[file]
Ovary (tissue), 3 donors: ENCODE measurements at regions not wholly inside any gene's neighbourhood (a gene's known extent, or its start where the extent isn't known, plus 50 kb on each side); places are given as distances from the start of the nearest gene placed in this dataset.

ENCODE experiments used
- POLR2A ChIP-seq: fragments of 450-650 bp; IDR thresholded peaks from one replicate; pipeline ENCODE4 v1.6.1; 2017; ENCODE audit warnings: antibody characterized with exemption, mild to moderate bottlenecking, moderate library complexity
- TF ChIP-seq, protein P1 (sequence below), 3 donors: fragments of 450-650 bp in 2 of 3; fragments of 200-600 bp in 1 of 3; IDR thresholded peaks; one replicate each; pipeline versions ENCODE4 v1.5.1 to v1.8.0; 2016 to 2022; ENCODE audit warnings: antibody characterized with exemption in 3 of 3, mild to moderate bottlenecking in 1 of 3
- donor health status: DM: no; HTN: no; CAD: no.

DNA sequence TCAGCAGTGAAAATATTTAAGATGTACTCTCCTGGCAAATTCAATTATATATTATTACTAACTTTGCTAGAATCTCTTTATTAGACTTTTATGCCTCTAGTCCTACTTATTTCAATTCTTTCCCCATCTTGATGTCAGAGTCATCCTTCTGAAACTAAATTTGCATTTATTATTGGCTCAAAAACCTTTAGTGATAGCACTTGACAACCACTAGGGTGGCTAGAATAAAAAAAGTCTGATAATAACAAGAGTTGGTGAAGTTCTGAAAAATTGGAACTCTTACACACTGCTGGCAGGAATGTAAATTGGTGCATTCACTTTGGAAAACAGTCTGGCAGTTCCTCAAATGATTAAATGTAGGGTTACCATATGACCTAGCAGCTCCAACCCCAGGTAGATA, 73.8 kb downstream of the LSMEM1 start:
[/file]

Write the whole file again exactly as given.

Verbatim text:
Ovary (tissue), 3 donors: ENCODE measurements at regions not wholly inside any gene's neighbourhood (a gene's known extent, or its start where the extent isn't known, plus 50 kb on each side); places are given as distances from the start of the nearest gene placed in this dataset.

ENCODE experiments used
- POLR2A ChIP-seq: fragments of 450-650 bp; IDR thresholded peaks from one replicate; pipeline ENCODE4 v1.6.1; 2017; ENCODE audit warnings: antibody characterized with exemption, mild to moderate bottlenecking, moderate library complexity
- TF ChIP-seq, protein P1 (sequence below), 3 donors: fragments of 450-650 bp in 2 of 3; fragments of 200-600 bp in 1 of 3; IDR thresholded peaks; one replicate each; pipeline versions ENCODE4 v1.5.1 to v1.8.0; 2016 to 2022; ENCODE audit warnings: antibody characterized with exemption in 3 of 3, mild to moderate bottlenecking in 1 of 3
- donor health status: DM: no; HTN: no; CAD: no.

DNA sequence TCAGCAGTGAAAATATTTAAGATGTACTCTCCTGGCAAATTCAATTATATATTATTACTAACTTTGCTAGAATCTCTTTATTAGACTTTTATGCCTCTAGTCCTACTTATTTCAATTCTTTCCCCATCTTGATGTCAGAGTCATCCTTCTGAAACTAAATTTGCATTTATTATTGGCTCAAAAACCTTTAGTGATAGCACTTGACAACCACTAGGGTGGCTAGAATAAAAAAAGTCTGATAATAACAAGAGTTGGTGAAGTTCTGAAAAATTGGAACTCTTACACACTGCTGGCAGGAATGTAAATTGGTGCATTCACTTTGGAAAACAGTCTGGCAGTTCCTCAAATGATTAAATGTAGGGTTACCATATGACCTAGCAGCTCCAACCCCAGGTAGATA, 73.8 kb downstream of the LSMEM1 start: